Ajahn Dhammasiha guides a meditation on Mettā: unconditional, non-judgemental good will to all beings.We aim to include absolutely everyone in our loving kindness, whether they respond or not; whether they like us back or not; whether they are Buddhist or Christian or Muslim or Atheist or whatsoever; whether human or animal or spirit; whether Australian or Thai or Sri Lankan or any nationality; whether from planet earth or from a different galaxy...Mettā is not given like a business deal, we do not expect anything in return.Mettā imposes no conditions, we extend it to everyone without any demands.
Ajahn Dhammasiha offers some reflections on the 8 wordly phenomena ('Aṭṭha-loka-dhammā'):Gain and LossFame and ObscurityPraise and BlamePleasure and PainUsually we like, approve and hanker after gain, fame, praise and pleasure; and we dislike, resist and detest loss, obscurity, blame and pain. Thus these 8 worldly conditions overwhelm our mind and cause us lots of distress.On the other hand, if we reflect on their impermanence, they will not overwhelm our mind. We no longer run after them or reject them, and extricate ourselves from any suffering caused by them.This recording also includes the chant on sharing of merits, which we do at the end of our Sunday afternoon sessions 😊
This time we have included the full morning chanting we're doing for our regular Saturday Triple Refuge and Precepts Ceremony. Audio is improved (though still far from perfect ;-) and we think it will be interesting for our podcast listeners to hear the full ceremony that gets our committed group out of bed early on each weekend to arrive at Dhammagiri at 7.30 am every Saturday!We've also made a video available with subtitles of the Pali chanting included in the ceremony here: can find the text and English translation of the ceremony in the Amaravati Chanting Book Volume 1:Pages 11 ff (Dedication of Offerings & Homage to Triple Gem)Pages 126 ff (5 precepts)Pages 134 ff (8 precepts)Free download of Chanting Book available here:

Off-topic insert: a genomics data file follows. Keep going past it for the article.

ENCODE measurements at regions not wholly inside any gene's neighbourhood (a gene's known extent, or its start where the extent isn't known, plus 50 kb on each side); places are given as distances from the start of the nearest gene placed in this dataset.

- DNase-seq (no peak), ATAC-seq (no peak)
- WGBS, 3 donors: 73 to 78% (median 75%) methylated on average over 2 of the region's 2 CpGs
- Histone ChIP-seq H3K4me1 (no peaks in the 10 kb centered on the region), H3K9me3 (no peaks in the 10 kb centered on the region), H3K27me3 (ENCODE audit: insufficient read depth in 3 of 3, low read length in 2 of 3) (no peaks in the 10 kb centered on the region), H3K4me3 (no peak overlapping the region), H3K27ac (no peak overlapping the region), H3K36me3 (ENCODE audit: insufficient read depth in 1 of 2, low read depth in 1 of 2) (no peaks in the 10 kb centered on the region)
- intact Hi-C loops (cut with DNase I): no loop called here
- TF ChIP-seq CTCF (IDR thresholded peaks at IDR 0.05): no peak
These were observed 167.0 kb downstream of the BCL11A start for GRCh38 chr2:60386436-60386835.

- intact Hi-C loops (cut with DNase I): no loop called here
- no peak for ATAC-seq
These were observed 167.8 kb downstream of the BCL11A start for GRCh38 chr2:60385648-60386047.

Ānāpāṇasati, mindfulness of the in and out breath, is the Buddha's own favourite meditation object, and the one he has given particular detailed instructions about. One peculiar advantage is that breath meditation can be used to develop both samatha (calm/samādhi/concentration) and vipassana (insight/wisdom).To cultivate and deepen samādhi, we develop gladness, joy, rapture and bliss with every breath.To develop insight, we contemplate impermanence, dispassion, fading away, ending, cessation and letting go with every breath.In this guided meditation, Ajahn Dhammasiha directs us not to apply the contemplation of impermanence and letting go directly to the breath itself. The breath is our anchor, and when we let go of the breath, we loose our meditation object. Instead, we contemplate the fading away of distracting thoughts, the cessation of anxieties about the future, the letting go of unwholesome or sensual feelings and